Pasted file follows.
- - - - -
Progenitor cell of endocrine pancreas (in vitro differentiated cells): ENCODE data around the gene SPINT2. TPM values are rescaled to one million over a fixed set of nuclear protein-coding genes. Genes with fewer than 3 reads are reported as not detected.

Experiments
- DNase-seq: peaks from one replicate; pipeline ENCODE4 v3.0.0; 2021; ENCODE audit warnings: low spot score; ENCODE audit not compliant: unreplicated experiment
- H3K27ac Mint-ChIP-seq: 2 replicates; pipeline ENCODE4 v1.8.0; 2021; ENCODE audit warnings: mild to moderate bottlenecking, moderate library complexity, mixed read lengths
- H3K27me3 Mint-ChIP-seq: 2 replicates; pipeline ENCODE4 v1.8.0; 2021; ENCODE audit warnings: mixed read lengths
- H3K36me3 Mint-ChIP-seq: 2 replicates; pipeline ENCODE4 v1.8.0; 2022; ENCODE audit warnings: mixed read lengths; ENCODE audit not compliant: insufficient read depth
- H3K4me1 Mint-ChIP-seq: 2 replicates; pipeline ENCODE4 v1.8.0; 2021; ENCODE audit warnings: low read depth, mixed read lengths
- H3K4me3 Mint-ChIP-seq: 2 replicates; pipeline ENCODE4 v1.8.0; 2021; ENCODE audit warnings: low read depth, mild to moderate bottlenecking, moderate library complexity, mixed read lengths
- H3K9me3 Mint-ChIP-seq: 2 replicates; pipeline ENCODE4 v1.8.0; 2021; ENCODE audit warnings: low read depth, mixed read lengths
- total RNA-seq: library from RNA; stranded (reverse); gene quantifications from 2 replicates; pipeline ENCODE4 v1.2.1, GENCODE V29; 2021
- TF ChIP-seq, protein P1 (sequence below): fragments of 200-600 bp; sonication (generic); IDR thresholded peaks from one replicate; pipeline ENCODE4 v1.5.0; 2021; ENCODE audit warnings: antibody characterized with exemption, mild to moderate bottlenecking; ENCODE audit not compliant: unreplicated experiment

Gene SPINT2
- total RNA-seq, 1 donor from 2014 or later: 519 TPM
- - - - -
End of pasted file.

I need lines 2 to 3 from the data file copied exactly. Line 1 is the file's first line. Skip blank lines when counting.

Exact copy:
Experiments
- DNase-seq: peaks from one replicate; pipeline ENCODE4 v3.0.0; 2021; ENCODE audit warnings: low spot score; ENCODE audit not compliant: unreplicated experiment